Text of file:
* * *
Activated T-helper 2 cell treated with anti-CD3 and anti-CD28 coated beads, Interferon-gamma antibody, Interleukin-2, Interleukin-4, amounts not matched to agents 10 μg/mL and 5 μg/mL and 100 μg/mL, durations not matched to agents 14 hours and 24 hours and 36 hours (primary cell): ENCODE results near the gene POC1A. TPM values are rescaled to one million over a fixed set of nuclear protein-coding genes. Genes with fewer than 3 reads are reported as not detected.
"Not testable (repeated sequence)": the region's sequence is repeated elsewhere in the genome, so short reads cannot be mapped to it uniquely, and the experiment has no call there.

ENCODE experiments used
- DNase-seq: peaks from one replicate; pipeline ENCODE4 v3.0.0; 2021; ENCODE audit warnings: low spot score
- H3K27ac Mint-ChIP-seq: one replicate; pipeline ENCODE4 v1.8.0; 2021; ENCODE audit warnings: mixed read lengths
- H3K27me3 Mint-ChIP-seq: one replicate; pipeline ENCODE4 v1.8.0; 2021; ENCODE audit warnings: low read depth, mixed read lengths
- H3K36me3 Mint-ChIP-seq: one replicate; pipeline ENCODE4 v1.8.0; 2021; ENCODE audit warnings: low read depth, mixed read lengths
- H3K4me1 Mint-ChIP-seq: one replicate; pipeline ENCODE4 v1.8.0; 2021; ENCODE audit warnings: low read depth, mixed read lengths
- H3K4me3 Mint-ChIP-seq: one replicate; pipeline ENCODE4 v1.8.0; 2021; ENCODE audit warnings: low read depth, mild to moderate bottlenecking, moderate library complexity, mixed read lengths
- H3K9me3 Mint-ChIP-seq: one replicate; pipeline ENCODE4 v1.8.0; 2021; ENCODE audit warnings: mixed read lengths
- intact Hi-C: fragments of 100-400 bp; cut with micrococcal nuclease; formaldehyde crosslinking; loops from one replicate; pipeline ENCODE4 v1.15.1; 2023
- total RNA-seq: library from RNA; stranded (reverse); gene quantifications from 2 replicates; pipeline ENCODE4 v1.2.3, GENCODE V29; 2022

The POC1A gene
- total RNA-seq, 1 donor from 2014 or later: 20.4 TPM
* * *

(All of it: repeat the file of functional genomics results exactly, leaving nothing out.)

Activated T-helper 2 cell treated with anti-CD3 and anti-CD28 coated beads, Interferon-gamma antibody, Interleukin-2, Interleukin-4, amounts not matched to agents 10 μg/mL and 5 μg/mL and 100 μg/mL, durations not matched to agents 14 hours and 24 hours and 36 hours (primary cell): ENCODE results near the gene POC1A. TPM values are rescaled to one million over a fixed set of nuclear protein-coding genes. Genes with fewer than 3 reads are reported as not detected.
"Not testable (repeated sequence)": the region's sequence is repeated elsewhere in the genome, so short reads cannot be mapped to it uniquely, and the experiment has no call there.

ENCODE experiments used
- DNase-seq: peaks from one replicate; pipeline ENCODE4 v3.0.0; 2021; ENCODE audit warnings: low spot score
- H3K27ac Mint-ChIP-seq: one replicate; pipeline ENCODE4 v1.8.0; 2021; ENCODE audit warnings: mixed read lengths
- H3K27me3 Mint-ChIP-seq: one replicate; pipeline ENCODE4 v1.8.0; 2021; ENCODE audit warnings: low read depth, mixed read lengths
- H3K36me3 Mint-ChIP-seq: one replicate; pipeline ENCODE4 v1.8.0; 2021; ENCODE audit warnings: low read depth, mixed read lengths
- H3K4me1 Mint-ChIP-seq: one replicate; pipeline ENCODE4 v1.8.0; 2021; ENCODE audit warnings: low read depth, mixed read lengths
- H3K4me3 Mint-ChIP-seq: one replicate; pipeline ENCODE4 v1.8.0; 2021; ENCODE audit warnings: low read depth, mild to moderate bottlenecking, moderate library complexity, mixed read lengths
- H3K9me3 Mint-ChIP-seq: one replicate; pipeline ENCODE4 v1.8.0; 2021; ENCODE audit warnings: mixed read lengths
- intact Hi-C: fragments of 100-400 bp; cut with micrococcal nuclease; formaldehyde crosslinking; loops from one replicate; pipeline ENCODE4 v1.15.1; 2023
- total RNA-seq: library from RNA; stranded (reverse); gene quantifications from 2 replicates; pipeline ENCODE4 v1.2.3, GENCODE V29; 2022

The POC1A gene
- total RNA-seq, 1 donor from 2014 or later: 20.4 TPM